Great book about thinking as viewed by philosphers over the ages. Somewhat difficult to grasp the phrases in Latin and German that occur often. I especially like her statement that The present is slippery, the now changes to then, the past, and ahead is the future approaching but not yet there. We live in between the past and the future. The present is a life-long fight against the dead weight of the past while hope drives one forward. Yet fear drives man backward toward the quiet of the past an ...more
Barış Özgür
Dec 30, 2015 Barış Özgür rated it really liked it
aslında thinking, willing ve judging olarak üç cilt halinde planlanmış fakat willing'i bitirdikten bir hafta sonra vefat etmiş. heidegger'in, her ne kadar otuzların sonunda bu planı terk etmiş olsa da, -kısmen editörünün erken baskıdaki ısrarı yüzünden- yazmadığı üçüncü bölümünün metafiziğin yerle bir edilmesine ayrılmış olması manidar. arendt de willing'i heidegger'in planını terk edişi üzerinden ele alarak bitiriyor. onun hükmü ne olacaktı acaba? ismet özel'in kendine yakıştırdığı gibi, muamma ...more
Mar 01, 2015 Alison rated it really liked it
Thick read but very insightful...already another step closer to becoming Rust Cohle ;)
Dec 15, 2014 Ghieanna added it
Shelves: philosophy
what makes us think ?
Adam Hall
Dec 06, 2014 Adam Hall rated it liked it
Easy to read? Not so much, but if you enjoy summaries of major philosophies you may find it fulfilling. I wish Arendt had contributed more of her personal thoughts on the matter instead of just giving a history of philosophy.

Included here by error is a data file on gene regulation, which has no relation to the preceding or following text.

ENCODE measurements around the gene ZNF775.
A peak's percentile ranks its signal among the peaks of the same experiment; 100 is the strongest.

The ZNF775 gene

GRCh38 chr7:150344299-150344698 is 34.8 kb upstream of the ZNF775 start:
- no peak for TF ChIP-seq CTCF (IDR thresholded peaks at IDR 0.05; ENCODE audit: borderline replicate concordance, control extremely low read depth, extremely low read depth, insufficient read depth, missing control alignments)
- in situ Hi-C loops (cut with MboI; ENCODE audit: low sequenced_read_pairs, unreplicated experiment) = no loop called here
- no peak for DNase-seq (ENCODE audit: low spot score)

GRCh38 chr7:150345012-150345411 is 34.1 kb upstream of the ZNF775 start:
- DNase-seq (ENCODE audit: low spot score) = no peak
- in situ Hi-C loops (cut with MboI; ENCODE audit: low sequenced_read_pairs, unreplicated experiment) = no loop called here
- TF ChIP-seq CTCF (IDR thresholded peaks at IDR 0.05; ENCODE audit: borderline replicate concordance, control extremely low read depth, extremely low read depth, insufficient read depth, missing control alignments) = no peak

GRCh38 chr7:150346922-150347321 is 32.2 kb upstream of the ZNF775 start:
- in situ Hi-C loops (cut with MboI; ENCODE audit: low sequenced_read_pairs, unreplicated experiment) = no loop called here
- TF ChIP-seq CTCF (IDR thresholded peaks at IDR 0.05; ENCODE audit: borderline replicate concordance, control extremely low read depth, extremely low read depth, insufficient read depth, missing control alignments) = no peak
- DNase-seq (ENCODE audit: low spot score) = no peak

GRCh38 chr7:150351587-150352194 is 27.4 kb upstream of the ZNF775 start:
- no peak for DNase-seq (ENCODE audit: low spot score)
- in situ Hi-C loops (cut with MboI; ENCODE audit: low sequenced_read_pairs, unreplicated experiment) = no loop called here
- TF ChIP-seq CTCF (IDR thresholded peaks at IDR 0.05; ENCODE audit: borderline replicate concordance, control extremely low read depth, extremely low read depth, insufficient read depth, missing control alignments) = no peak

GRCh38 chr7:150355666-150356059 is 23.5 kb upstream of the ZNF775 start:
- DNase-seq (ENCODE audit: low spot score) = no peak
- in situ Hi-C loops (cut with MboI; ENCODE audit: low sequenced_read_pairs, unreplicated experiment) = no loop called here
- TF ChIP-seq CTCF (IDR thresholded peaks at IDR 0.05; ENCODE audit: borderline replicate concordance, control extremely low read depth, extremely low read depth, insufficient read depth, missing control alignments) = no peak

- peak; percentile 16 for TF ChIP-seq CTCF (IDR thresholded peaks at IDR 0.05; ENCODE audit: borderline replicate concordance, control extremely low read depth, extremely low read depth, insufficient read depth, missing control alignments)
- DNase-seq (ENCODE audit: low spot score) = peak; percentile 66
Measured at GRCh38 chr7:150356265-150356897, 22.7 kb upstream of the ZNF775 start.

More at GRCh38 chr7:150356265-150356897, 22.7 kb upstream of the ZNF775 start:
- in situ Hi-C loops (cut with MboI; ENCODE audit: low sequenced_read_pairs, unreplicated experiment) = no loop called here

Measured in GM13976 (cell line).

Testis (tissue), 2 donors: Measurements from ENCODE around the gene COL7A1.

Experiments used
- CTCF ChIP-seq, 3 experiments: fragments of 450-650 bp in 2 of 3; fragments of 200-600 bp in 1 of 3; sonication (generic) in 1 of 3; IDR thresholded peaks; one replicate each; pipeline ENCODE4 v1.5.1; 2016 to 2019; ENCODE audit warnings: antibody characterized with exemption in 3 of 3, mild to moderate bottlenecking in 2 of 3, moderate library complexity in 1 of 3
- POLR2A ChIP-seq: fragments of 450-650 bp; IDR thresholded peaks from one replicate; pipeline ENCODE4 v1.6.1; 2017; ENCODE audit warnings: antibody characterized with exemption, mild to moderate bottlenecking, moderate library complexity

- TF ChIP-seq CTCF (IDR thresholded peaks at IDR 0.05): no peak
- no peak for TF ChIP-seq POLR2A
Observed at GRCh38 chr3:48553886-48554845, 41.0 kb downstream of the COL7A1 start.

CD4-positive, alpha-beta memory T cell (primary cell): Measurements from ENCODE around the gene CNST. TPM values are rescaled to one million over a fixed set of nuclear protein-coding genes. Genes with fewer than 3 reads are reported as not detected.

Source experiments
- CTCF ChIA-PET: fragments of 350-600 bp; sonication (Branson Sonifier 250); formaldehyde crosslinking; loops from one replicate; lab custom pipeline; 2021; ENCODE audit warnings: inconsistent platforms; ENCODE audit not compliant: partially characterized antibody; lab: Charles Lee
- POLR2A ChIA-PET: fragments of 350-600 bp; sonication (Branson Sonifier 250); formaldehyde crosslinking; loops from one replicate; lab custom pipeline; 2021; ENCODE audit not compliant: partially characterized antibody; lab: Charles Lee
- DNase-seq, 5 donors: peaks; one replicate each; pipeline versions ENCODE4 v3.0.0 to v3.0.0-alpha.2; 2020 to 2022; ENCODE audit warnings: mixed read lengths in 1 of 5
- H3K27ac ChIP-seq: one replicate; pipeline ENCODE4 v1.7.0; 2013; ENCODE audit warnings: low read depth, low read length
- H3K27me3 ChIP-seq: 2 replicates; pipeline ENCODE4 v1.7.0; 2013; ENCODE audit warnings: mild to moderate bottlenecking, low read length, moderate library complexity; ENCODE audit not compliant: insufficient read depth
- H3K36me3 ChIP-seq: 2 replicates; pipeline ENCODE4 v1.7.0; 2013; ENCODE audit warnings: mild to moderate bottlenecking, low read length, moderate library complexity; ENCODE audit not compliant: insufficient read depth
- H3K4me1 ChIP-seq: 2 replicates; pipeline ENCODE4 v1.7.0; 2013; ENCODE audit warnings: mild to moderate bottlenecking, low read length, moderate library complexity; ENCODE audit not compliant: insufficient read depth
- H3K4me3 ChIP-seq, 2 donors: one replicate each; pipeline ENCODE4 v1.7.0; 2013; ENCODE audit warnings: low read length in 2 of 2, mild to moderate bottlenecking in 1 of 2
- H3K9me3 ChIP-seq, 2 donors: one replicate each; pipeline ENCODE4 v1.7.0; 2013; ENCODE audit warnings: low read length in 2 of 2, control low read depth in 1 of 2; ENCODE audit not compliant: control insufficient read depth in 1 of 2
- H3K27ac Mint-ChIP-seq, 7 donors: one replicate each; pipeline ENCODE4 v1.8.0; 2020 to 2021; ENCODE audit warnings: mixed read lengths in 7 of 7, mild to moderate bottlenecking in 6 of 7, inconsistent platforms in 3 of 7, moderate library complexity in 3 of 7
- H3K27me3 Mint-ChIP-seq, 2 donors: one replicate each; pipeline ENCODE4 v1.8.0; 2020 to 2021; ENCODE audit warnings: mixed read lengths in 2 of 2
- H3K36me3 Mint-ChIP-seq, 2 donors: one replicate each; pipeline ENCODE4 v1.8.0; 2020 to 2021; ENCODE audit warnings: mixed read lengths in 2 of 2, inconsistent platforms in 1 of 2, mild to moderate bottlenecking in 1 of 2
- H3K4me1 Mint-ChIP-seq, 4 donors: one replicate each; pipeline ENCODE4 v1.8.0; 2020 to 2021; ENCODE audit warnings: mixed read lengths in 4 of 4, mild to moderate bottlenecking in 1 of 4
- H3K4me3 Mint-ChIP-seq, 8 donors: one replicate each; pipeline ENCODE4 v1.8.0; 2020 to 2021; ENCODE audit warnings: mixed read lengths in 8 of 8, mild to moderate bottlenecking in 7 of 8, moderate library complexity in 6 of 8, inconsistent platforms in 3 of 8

Mar 31, 2014 Samuel added it
Begriff- Reason. The German thought-experiments, fearsome in their density. The Raskol- sovereign trickster, white shaman, standing outside the community, representing it in the animal and planetary consuls, delivering their edicts.
Jun 27, 2012 Wilrite4fd rated it really liked it
This book will change the way you think. Arendt focuses on the space of being, the appearance of self that others see. Its a lengthy book, but you'll want to take a while to read it so you can digest what the author is saying.
Ron Mitchell
Mar 18, 2014 Ron Mitchell rated it it was amazing
Just brilliant, and superbly edited by Mary McCarthy after the author's death.
Thomas Hill
May 02, 2011 Thomas Hill rated it it was amazing
An excellent survey of the history of Western thought as told from one of the most brilliant minds of the 20th century.
Mark Ambrose
Oct 29, 2009 Mark Ambrose rated it it was amazing
Well written and thought out.
Jul 13, 2008 Mateo is currently reading it
Each page takes me days
Fairly intense
Mga Van der sluis
Apr 25, 2013 Mga Van der sluis rated it it was amazing
Mind blowing !
Aug 18, 2016 Shelley rated it really liked it
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Hannah Arendt (1906–1975) was one of the most influential political philosophers of the twentieth century. Born into a German-Jewish family, she was forced to leave Germany in 1933 and lived in Paris for the next eight years, working for a number of Jewish refugee organisations. In 1941 she immigrated to the United States and soon became part of a lively intellectual circle in New York. She held a ...more
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“If the ability to tell right from wrong should have anything to do with the ability to think, then we must be able to ‘demand’ its exercise in every sane person no matter how erudite or ignorant.” 2 likes
“From the Greek word for spectators, theatai, the later philosophical term “theory” was derived, and the word “theoretical” until a few hundred years ago meant “contemplating,” looking upon something from the outside, from a position implying a view that is hidden from those who take part in the spectacle and actualize it. The inference to be drawn from this early distinction between doing and understanding is obvious: as a spectator you may understand the “truth” of what the spectacle is about; but the price you have to pay is withdrawal from participating in it.” 1 likes